MPs urge government to help LGBTQ+ Ugandans fleeing ‘horrific’ anti-homosexuality bill

suella Braverman

MPs have called on the UK government to create safe routes for LGBTQ+ people fleeing Uganda after the country’s parliament passed a draconian anti-LGBTQ+ bill.

The Ugandan government has faced sharp criticism over its Anti-Homosexuality Bill, passed on Tuesday (21 March), which would make it illegal to identify as LGBTQ+.

Those found guilty under the bill would face up to 20 years in prison, while anyone convicted of “aggravated homosexuality” – in this case referring to rape, child sexual abuse or incest – could be executed.

The bill, which is now on president Yoweri Museven’s desk, has been condemned by MPs in the UK.

“My heart breaks for LGBT+ people in Uganda following this decision,” Labour MP Charlotte Nichols told PinkNews.

“The UK government and our international partners must put pressure on the Ugandan government to reverse this decision, as well as ensuring safe and legal routes for Ugandans who need to leave the country to access asylum support in safe countries, including our own.” 

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Labour MP Nadia Whittome said the “horrific” bill is “the culmination of a long-standing campaign of persecution against LGBTQ+ people in Uganda, which has already caused untold suffering”. 

Labour MP Nadia Whittome
“As a queer woman, as a feminist, and as a socialist, LGBTQ+ rights are integral to my politics,” says Labour MP Nadia Whittome. (Credit: UK Parliament)

She added: “The UK must put serious diplomatic pressure on the Ugandan government not to sign this bill into the law. We must also welcome LGBTQ+ refugees fleeing persecution in Uganda, as well as other countries.” 

UK must provide ‘support’ to LGBTQ+ people fleeing Uganda

The All-Party Parliamentary Group (APPG) on LGBTQ+ Rights said the passage of the proposed legislation is “just the latest in a number of worrying developments coming out of East Africa for LGBTQ+ people”.

A spokesperson for the group said: “Speaking with human rights activists on the ground, they need to hear that the world is watching and is prepared to support those standing up for rights in their countries.

“What this looks like in practical terms must include, but by no means is limited to, a review of how much funding is ring-fenced in the aid budget to support human rights activists fight bills like these, using all bilateral and multilateral opportunities to raise concerns with these governments, and continue to provide support to those fleeing persecution based on their sexual orientation or gender identity.” 

Liberal Democrats MP Layla Moran said many LGBTQ+ Ugandans will be living in fear if the legislation is signed into law by Uganda president, Yoweri Museveni.

“People should be able to live their lives free from discrimination or intrusion and without fear of having their most fundamental rights violated,” she said.

“This legislation takes away that freedom, and prevents LGBT+ people from simply being themselves.”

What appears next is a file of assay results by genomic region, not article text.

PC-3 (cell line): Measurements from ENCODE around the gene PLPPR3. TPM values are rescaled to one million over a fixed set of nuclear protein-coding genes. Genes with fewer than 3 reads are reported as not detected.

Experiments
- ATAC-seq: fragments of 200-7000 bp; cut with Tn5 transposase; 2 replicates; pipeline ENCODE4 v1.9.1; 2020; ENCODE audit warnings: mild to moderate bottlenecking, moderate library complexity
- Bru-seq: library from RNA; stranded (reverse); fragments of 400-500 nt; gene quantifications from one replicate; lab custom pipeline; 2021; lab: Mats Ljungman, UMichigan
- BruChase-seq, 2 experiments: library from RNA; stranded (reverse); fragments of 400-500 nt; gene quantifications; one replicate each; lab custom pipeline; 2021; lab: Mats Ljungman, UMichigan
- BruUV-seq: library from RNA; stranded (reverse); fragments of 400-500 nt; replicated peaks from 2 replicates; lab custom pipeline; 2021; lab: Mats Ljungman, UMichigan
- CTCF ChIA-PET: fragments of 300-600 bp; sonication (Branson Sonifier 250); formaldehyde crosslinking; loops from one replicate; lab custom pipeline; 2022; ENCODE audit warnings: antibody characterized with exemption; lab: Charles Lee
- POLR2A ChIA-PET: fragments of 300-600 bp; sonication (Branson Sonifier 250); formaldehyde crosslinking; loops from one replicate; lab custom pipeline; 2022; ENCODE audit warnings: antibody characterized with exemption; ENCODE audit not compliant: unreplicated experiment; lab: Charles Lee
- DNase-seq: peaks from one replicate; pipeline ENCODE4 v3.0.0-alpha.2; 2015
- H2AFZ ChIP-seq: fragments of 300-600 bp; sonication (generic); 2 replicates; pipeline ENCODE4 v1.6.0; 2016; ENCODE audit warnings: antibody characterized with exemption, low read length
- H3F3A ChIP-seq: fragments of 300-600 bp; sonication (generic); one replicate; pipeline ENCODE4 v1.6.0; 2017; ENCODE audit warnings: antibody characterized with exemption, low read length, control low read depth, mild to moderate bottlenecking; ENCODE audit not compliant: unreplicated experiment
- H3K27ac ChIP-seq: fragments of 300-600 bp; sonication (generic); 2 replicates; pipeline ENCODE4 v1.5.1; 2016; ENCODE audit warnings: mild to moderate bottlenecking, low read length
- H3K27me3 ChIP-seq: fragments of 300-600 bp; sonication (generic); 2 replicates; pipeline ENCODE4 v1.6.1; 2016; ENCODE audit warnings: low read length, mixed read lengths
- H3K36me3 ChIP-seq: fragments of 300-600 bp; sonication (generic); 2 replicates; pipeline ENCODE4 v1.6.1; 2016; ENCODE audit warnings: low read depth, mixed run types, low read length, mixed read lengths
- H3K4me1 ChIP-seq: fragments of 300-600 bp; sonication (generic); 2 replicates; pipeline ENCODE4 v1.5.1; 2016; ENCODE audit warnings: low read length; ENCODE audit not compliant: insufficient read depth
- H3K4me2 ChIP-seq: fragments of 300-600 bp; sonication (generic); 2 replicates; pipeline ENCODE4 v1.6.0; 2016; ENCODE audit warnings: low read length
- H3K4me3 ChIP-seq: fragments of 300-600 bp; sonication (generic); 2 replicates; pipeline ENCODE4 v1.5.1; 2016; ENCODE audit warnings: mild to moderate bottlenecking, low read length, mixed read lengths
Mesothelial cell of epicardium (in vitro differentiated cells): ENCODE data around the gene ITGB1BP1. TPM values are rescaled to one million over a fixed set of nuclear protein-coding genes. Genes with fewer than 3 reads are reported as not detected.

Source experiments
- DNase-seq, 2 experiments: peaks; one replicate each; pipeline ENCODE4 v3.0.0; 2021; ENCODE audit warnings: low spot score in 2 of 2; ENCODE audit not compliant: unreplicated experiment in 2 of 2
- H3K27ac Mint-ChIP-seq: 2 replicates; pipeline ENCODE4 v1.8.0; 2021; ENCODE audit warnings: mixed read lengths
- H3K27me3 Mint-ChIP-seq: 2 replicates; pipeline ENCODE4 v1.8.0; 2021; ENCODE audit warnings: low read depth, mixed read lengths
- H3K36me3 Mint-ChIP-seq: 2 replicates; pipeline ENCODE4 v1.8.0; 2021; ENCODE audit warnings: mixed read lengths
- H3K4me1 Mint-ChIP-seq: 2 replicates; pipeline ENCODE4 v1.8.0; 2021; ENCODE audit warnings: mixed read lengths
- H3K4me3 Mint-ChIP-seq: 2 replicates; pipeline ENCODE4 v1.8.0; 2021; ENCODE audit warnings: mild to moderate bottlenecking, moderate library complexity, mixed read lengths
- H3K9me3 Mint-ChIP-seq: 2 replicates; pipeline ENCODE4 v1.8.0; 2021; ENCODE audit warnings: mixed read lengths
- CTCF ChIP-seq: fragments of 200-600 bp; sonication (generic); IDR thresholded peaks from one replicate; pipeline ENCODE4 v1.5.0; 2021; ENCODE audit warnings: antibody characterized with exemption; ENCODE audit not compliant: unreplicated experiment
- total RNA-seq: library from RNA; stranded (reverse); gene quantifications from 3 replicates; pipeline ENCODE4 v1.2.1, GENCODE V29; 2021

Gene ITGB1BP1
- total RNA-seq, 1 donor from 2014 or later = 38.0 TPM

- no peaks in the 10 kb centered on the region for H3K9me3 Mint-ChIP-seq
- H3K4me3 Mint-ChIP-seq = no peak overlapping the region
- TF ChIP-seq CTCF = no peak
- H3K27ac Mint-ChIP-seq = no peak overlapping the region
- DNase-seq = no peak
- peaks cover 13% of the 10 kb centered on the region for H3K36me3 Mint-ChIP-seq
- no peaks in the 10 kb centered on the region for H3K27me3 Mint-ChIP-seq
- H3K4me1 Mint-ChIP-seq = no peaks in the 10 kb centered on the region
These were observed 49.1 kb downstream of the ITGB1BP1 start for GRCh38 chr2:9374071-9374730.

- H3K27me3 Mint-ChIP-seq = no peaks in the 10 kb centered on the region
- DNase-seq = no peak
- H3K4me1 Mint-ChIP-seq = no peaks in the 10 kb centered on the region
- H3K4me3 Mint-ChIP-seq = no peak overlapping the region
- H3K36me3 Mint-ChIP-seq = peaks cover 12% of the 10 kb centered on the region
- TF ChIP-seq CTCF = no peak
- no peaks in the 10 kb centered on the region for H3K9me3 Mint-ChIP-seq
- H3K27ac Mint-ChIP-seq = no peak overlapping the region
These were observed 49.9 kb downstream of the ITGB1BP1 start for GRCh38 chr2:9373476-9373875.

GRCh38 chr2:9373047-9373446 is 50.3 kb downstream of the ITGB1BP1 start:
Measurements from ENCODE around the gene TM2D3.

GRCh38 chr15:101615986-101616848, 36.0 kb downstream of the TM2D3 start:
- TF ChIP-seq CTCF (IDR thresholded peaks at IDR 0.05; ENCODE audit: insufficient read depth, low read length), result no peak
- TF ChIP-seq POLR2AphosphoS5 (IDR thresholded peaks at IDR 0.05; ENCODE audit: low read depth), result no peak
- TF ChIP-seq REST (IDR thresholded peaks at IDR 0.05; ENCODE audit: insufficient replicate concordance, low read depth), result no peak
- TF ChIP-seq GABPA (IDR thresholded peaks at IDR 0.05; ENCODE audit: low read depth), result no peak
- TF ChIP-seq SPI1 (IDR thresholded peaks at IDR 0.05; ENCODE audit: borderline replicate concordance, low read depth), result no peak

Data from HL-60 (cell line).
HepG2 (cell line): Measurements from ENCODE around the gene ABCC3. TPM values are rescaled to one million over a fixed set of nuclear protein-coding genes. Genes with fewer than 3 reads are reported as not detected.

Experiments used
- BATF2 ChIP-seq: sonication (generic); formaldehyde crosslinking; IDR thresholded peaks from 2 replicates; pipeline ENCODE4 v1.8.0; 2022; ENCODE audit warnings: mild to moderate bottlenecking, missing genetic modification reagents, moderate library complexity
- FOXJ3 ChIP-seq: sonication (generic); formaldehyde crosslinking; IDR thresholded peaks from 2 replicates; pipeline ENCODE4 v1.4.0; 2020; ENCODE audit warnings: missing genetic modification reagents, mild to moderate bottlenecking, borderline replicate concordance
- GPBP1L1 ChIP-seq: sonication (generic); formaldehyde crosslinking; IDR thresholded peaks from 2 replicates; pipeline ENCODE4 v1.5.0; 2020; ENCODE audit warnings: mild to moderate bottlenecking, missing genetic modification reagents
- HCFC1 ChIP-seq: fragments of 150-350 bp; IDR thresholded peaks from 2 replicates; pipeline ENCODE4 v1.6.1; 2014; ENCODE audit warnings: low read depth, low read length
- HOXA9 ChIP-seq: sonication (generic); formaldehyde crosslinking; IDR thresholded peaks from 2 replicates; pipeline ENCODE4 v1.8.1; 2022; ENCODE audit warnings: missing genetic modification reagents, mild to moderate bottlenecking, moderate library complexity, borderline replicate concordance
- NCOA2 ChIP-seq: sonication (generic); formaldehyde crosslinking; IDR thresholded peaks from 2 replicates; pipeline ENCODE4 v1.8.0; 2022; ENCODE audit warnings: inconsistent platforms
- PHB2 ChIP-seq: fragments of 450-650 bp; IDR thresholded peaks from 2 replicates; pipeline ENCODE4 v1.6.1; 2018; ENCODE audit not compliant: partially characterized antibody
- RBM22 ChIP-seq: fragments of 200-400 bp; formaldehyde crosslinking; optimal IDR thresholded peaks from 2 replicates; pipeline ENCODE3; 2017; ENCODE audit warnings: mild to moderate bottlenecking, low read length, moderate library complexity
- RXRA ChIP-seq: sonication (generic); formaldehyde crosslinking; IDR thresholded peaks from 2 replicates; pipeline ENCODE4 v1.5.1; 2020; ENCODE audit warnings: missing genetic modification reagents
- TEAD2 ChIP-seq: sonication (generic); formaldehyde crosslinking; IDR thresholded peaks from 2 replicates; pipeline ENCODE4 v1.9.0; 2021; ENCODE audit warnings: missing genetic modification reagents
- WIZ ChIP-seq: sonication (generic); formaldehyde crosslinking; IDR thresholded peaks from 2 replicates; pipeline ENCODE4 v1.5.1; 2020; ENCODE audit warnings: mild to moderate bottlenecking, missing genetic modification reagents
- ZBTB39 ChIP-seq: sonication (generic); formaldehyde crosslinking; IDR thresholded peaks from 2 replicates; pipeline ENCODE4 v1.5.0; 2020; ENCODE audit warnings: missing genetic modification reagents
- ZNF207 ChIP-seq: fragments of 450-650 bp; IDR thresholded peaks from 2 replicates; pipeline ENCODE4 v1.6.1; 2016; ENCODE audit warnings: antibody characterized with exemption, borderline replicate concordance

Labour MP Kate Osborne branded the bill abhorrent, saying: “It is truly appalling to see LGBTQI+ rights moving backwards in parts of the world, we must do all that we can to continue to educate and celebrate all things LGBTQI+. 

“This anti-LGBTQI+ bill risks legitimising homophobic and transphobic rhetoric and must be condemned – we have come so far in our movement – we cannot start moving backwards now.”

The official parliamentary portrait of Kate Kate Osborne
Kate Osborne branded the bill abhorrent. (Houses of Parliament)

Maggie Chapman, equalities spokeswoman for the Scottish Greens, called for “unity and international solidarity”.

Chapman told PinkNews: “My heart and my rage are with Uganda’s LGBTQIA+ community and their friends, families and allies.

“Nobody should be punished for who they are, let alone facing life in prison or the death penalty. This is a time for unity and international solidarity.

“Human rights are universal and we must never stand by when a vulnerable community is under attack.” 

Maggie Chapman, equalities spokesperson for the Scottish Greens, pictured at the Edinburgh International Conference Centre in 2019.
Maggie Chapman, equalities spokeswoman for the Scottish Greens, pictured at the Edinburgh International Conference Centre in 2019. (Ken Jack/Getty)

Uganda is facing significant international pressure to back away from the bill. 

The UN High Commissioner for Human Rights, Volker Türk, said the law could open the door to “systemic violation” of LGBTQ+ people’s human rights.

“Promoting violence and discrimination against people for who they are, and how they love, is wrong and any disingenuous attempts to justify this on the basis of ‘values’ should be called out and condemned,” he said.

However, the Ugandan government seems committed to the bill. Asuman Basalirwa, who introduced the legislation, said it was designed to “protect our church culture, the legal religious and traditional family values of Ugandans from the acts that are likely to promote sexual promiscuity in this country”. 

Sarah Opendi, another Ugandan MP, said that the legislation didn’t go far enough and suggested that gay men should be castrated. 

The UK is currently facing criticism for its plan to send refugees who arrive by small boats to Rwanda, where anti-LGBTQ+ violence is common.